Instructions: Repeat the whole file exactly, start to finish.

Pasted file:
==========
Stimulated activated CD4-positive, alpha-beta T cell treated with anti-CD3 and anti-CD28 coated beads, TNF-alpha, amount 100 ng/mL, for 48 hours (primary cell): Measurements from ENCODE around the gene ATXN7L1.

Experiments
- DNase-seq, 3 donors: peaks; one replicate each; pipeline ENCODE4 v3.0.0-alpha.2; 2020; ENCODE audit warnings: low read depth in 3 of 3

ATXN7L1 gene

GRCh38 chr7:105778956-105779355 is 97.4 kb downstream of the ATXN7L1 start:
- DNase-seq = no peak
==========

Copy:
Stimulated activated CD4-positive, alpha-beta T cell treated with anti-CD3 and anti-CD28 coated beads, TNF-alpha, amount 100 ng/mL, for 48 hours (primary cell): Measurements from ENCODE around the gene ATXN7L1.

Experiments
- DNase-seq, 3 donors: peaks; one replicate each; pipeline ENCODE4 v3.0.0-alpha.2; 2020; ENCODE audit warnings: low read depth in 3 of 3

ATXN7L1 gene

GRCh38 chr7:105778956-105779355 is 97.4 kb downstream of the ATXN7L1 start:
- DNase-seq = no peak